As someone who has only exercised regularly when I had to for P.E., I'm pretty pleased that I've managed to work out consistently three times a week for over a year. I go to the Salt Lake City Sports Complex, where I can't help but notice there are many signs. And because I love it when details are done well, I also can't help but notice that many of them could be more considerate of the surrounding architecture and materials. I suppose people in charge of making signs feel they have fulfilled their branding duty by using certain fonts and colors, and making sure the logo is in the corner. I believe signage is an important brand expression and implementing it thoughtfully in an environment is a much more nuanced process. And it almost never requires a logo.
The signage at the sports complex demonstrates some pretty common misconceptions people have about how signs should look, so I thought it would be interesting to digitally replace some of it with alternatives I've imagined as a not-so-casual observer. Granted, it's mostly an aesthetic makeover—an actual redesign would be much more involved. But I think these studies start to show the role signage can play in the overall brand experience.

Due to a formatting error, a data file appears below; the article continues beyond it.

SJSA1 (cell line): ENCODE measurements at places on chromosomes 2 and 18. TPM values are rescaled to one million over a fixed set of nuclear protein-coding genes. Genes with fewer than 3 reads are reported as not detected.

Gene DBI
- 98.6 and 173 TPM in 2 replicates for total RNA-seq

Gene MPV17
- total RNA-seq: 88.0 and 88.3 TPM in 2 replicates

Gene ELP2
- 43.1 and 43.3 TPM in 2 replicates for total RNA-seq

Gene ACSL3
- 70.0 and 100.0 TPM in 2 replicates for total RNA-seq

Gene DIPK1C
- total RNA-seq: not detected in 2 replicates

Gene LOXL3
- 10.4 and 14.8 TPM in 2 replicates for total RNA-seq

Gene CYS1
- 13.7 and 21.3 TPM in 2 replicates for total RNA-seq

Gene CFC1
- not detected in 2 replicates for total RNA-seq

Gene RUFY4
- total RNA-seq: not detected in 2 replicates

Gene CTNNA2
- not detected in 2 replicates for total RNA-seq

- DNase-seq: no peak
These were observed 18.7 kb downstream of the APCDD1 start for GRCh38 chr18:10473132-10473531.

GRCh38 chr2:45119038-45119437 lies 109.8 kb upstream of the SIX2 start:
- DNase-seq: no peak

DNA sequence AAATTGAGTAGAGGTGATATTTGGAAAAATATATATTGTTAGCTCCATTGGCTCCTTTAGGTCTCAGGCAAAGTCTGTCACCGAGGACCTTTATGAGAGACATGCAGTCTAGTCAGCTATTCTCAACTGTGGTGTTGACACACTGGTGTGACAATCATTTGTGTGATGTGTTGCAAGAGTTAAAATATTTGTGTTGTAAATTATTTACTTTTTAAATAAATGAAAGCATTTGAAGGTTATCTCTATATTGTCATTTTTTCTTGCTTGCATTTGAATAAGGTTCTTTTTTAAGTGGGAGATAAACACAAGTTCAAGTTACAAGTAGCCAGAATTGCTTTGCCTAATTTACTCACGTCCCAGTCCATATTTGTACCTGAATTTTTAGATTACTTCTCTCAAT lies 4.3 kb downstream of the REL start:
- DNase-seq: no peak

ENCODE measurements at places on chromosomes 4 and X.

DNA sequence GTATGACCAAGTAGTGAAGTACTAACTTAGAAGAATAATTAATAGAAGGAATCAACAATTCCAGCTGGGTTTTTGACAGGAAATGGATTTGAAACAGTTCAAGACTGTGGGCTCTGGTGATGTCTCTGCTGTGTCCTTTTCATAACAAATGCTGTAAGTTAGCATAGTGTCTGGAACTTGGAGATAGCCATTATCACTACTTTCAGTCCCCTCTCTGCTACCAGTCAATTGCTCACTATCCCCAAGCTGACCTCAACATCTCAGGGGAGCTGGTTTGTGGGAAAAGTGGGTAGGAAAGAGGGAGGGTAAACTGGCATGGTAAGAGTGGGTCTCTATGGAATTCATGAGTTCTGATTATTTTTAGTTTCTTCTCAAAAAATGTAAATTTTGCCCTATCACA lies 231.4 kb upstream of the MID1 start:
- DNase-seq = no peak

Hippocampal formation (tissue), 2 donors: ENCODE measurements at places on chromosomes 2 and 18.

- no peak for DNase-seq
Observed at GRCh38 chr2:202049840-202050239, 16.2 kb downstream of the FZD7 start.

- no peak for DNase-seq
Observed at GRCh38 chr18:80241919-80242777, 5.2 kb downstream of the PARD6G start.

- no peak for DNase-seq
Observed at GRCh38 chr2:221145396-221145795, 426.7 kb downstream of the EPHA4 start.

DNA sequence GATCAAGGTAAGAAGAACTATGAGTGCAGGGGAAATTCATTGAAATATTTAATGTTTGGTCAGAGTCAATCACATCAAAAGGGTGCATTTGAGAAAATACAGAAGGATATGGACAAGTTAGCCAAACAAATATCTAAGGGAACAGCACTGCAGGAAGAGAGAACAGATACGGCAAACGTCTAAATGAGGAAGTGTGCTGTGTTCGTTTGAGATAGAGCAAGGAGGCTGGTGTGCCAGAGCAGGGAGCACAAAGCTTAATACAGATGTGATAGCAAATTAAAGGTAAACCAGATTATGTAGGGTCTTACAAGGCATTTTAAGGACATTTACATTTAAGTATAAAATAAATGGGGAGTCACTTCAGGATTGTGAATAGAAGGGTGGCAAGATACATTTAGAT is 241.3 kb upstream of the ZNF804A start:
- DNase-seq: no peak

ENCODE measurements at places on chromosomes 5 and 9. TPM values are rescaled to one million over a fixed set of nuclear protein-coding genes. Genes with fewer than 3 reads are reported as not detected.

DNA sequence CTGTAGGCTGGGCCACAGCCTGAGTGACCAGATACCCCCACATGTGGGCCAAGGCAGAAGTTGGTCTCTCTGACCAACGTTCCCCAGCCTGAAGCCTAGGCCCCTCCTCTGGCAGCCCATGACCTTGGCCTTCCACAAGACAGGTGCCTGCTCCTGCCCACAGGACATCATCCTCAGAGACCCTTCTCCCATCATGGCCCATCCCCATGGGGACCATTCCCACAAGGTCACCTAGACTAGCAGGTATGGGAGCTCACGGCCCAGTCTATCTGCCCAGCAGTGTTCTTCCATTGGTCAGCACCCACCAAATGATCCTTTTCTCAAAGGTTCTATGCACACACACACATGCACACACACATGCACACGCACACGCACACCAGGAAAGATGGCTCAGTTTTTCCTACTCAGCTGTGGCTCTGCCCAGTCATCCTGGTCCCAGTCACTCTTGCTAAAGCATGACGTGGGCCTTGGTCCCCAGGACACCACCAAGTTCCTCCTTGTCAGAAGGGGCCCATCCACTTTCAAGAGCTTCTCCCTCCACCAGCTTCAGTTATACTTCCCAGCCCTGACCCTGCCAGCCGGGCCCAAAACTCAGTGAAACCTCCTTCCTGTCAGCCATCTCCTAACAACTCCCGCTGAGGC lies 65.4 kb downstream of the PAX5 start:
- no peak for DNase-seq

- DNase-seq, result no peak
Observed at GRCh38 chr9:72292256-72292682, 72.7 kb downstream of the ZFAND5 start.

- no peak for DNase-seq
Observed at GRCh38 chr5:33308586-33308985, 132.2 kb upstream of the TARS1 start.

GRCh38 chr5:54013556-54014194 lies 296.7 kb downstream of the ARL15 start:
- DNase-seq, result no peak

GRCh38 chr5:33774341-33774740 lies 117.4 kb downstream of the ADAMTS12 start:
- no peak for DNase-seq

The biggest problems I have with these signs is they are printed out on rectangular boards and the county logo is overused. As a general rule, I lean to putting type directly onto the surface. And I strongly believe that people don’t need to be reminded where they are with a logo on every sign.
I thought a stencil typeface would be a good fit for this space—they use some stencil typography in other places. I began making a stencil typeface from another font for communications on the doors and towel dispenser, and turned the age restriction notice into a decal shaped to feel deliberate in different situations.
These sometimes subtle but significant changes elevate signs from just functional to something that supports the brand experience and carries a unique voice.